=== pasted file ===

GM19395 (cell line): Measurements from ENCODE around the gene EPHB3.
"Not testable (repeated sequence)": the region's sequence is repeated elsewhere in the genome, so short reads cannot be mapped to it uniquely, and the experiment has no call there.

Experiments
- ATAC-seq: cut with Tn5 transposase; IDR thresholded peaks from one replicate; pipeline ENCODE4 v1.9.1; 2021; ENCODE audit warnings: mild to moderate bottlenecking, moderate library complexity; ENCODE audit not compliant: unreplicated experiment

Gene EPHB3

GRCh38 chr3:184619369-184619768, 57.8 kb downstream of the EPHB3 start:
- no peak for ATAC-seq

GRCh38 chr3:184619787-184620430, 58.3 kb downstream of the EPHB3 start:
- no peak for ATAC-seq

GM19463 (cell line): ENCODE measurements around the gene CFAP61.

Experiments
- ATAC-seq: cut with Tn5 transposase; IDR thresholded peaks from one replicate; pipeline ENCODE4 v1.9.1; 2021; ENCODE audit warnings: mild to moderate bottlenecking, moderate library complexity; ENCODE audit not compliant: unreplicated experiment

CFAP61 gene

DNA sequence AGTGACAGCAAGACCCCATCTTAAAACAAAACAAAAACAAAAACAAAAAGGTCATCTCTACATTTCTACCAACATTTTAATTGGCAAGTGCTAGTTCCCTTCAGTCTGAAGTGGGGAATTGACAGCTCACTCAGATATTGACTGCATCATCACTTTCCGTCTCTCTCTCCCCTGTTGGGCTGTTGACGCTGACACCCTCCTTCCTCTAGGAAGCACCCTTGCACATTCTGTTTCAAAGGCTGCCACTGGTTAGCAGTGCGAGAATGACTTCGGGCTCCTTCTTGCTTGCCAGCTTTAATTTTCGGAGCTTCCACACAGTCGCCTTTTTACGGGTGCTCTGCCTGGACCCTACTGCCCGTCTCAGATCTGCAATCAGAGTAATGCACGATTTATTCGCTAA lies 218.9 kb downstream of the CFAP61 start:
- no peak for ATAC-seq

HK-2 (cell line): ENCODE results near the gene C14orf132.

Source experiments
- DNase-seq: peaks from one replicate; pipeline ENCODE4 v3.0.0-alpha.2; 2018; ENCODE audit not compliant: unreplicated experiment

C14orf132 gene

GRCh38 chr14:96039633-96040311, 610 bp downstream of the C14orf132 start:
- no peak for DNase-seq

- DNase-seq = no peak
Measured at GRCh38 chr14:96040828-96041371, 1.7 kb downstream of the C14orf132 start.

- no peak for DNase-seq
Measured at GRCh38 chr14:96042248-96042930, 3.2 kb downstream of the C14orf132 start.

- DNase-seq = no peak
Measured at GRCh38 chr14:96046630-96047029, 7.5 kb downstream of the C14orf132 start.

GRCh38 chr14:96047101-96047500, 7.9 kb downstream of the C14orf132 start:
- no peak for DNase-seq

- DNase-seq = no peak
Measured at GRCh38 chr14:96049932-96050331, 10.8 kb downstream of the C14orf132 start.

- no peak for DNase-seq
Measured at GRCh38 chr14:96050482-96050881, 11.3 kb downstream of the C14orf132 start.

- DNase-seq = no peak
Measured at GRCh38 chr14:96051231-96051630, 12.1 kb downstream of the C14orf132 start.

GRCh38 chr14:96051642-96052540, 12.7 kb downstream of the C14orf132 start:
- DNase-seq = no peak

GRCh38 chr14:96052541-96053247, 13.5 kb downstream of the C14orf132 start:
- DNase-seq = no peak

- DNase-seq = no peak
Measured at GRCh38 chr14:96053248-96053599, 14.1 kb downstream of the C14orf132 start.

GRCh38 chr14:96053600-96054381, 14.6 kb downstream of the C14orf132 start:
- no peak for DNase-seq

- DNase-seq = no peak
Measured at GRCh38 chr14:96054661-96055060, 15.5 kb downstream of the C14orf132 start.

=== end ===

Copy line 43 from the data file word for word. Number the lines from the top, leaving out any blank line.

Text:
- no peak for DNase-seq